Belfast Telegraph

Northern Ireland health boss upbeat about future as NHS marks 70 years

By Rebecca Black

The permanent secretary of Northern Ireland's Department of Health says he is "confident" about the future of the NHS here.

Richard Pengelly was speaking in a message to health workers yesterday to mark the 70th anniversary of the founding of the service.

July 5, 1948 was the first time anywhere in the world that completely free healthcare was made available on the basis of citizenship rather than the payment of fees or insurance.

There is currently no Health Minister here due to the ongoing suspension of the Assembly, and Mr Pengelly, who effectively heads the local NHS, said: "I remain confident about the future despite all the problems.

"With the transformation agenda we have a clear way forward with widespread support.

"That will mean providing more care in or close to people's homes, building up services at GP and community level. It will also involve pushing ahead with hospital reforms like the development of elective care centres - new stand-alone day surgery units.

"Transformation is not the answer to all our problems but without it, those problems will get much, much worse."

Celebration events took place across the UK yesterday to mark the anniversary, including services at Westminster Abbey and York Minster.

Health and Social Care Secretary Jeremy Hunt and visually impaired athlete Selina Litt, who has had 20 eye operations on the NHS, both gave readings at the service, which was also attended by the Countess of Wessex, former Health Secretary Patricia Hewitt, Labour's shadow health secretary Jonathan Ashworth and Chancellor Philip Hammond.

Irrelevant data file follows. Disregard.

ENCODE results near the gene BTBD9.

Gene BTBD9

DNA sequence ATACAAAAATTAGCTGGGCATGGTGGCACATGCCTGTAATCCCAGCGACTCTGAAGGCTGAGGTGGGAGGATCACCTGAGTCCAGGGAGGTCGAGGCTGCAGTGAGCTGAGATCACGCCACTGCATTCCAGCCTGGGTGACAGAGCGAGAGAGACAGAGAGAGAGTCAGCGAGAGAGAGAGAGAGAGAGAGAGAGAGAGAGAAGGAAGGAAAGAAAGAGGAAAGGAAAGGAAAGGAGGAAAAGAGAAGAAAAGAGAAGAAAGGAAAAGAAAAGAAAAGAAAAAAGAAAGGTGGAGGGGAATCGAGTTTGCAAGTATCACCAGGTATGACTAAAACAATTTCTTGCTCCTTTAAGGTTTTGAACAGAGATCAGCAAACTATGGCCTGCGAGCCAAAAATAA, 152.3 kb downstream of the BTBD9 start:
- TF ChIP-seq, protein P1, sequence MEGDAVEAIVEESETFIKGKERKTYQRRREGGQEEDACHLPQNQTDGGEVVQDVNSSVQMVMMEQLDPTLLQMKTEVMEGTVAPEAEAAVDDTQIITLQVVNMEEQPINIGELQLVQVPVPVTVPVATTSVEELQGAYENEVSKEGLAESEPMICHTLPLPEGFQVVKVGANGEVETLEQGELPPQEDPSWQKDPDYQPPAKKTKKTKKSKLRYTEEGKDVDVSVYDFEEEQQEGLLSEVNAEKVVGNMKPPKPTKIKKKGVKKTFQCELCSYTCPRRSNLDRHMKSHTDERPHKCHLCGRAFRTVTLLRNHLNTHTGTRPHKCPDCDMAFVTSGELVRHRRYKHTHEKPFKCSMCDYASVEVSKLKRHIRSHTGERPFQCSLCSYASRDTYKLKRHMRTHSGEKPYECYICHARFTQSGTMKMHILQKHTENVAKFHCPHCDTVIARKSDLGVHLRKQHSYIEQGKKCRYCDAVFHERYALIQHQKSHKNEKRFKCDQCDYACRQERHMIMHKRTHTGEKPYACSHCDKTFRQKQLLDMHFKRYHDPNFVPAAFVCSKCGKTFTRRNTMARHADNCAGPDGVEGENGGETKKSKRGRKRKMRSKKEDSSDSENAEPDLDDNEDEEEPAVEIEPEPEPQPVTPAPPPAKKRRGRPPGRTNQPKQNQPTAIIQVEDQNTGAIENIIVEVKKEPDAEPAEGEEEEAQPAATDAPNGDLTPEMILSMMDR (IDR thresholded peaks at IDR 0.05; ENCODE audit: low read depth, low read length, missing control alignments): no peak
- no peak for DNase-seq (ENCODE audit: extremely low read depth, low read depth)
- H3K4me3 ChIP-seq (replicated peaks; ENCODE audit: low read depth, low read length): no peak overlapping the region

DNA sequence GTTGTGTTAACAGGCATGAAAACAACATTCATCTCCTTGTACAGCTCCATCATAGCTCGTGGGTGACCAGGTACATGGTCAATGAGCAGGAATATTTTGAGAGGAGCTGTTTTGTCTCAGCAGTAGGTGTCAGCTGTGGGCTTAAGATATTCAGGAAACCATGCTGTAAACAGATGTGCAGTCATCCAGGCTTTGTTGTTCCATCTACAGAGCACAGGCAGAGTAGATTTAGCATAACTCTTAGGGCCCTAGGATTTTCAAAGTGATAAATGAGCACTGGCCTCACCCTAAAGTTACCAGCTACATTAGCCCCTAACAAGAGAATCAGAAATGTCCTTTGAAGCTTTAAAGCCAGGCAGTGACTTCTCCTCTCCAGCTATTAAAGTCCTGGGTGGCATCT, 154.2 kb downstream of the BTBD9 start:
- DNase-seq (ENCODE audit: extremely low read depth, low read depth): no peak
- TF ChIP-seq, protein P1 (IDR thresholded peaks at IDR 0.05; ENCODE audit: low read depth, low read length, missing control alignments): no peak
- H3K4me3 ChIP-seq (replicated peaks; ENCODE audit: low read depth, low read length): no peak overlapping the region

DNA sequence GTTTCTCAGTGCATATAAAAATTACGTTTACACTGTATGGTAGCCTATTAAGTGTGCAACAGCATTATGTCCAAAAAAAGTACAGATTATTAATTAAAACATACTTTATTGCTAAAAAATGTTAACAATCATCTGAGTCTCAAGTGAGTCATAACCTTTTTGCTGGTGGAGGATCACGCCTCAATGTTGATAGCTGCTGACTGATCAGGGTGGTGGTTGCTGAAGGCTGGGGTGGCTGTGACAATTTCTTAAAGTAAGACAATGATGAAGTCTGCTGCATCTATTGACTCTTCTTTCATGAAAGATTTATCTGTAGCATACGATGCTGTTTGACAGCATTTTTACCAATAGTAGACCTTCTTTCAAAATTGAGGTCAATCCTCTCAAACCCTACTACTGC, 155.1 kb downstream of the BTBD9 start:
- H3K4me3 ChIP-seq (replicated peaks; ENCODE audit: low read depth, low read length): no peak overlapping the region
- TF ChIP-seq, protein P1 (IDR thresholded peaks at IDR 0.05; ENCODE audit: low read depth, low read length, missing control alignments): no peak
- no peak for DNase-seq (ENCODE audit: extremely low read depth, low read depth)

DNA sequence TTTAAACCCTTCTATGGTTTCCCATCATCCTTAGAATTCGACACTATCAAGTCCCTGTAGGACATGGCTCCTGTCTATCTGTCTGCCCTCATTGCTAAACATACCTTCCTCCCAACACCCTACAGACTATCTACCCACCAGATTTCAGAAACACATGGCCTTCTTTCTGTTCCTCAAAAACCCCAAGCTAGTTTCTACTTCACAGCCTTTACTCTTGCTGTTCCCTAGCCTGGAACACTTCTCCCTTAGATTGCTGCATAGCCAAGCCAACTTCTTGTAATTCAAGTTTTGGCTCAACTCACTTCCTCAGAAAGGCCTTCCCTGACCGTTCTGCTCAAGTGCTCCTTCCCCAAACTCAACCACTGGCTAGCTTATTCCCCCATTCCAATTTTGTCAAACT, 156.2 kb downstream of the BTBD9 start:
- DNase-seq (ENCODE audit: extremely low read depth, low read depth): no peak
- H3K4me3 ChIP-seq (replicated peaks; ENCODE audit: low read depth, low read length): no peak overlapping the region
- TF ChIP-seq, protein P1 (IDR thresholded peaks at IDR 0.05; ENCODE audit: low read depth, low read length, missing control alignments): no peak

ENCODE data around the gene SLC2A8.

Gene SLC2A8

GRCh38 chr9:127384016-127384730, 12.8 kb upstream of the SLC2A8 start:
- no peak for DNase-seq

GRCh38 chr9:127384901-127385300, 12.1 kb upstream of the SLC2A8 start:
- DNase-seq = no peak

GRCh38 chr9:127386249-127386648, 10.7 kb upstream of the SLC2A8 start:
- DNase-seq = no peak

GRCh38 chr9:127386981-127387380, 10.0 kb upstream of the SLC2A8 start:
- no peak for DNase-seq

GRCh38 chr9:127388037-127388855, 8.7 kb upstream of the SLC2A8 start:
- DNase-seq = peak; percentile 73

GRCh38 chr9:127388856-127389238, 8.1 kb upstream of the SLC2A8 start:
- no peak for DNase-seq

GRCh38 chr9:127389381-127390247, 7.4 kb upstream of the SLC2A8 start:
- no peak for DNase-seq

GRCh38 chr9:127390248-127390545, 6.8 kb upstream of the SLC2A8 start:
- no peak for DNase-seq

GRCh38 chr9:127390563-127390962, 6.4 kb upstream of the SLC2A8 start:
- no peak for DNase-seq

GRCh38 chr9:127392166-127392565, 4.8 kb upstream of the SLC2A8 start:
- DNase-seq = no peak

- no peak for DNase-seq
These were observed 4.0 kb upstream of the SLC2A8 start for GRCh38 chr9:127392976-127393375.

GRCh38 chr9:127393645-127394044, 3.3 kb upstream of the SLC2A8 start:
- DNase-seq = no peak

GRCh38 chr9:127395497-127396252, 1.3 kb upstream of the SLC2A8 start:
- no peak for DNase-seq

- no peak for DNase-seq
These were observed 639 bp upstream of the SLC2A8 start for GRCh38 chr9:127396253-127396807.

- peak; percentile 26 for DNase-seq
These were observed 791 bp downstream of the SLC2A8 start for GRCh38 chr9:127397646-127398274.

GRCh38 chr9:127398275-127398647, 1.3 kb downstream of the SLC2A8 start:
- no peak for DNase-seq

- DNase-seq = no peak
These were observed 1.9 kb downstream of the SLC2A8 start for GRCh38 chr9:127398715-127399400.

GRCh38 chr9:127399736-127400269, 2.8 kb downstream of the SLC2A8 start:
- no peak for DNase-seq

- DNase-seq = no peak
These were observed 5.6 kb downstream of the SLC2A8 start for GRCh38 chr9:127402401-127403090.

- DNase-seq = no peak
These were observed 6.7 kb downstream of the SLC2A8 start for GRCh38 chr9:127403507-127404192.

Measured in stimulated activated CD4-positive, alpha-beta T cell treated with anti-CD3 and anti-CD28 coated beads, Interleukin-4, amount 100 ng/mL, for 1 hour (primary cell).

Events were held at many major hospitals and treatment centres here. At the South West Acute Hospital in Fermanagh, patients got a surprise when country singer Nathan Carter called in.

Snow Patrol singer Gary Lightbody described how he was laughing with his dad, who is battling dementia, this week. "You saved my dad's life," he tweeted. "Hard to put into words what that means to me so I'll just say thank you... from the bottom of my heart thank you."

Alliance leader Naomi Long said her life had "quite literally" been saved since a cancer diagnosis five years ago.

"We all owe the NHS a huge debt of gratitude. We can repay it by fighting to maintain the service and supporting staff who make it work," she said.

And BBC broadcaster Stephen Nolan said: "When a superhero is born, they work for the NHS. What you do is incredible."

Belfast Telegraph

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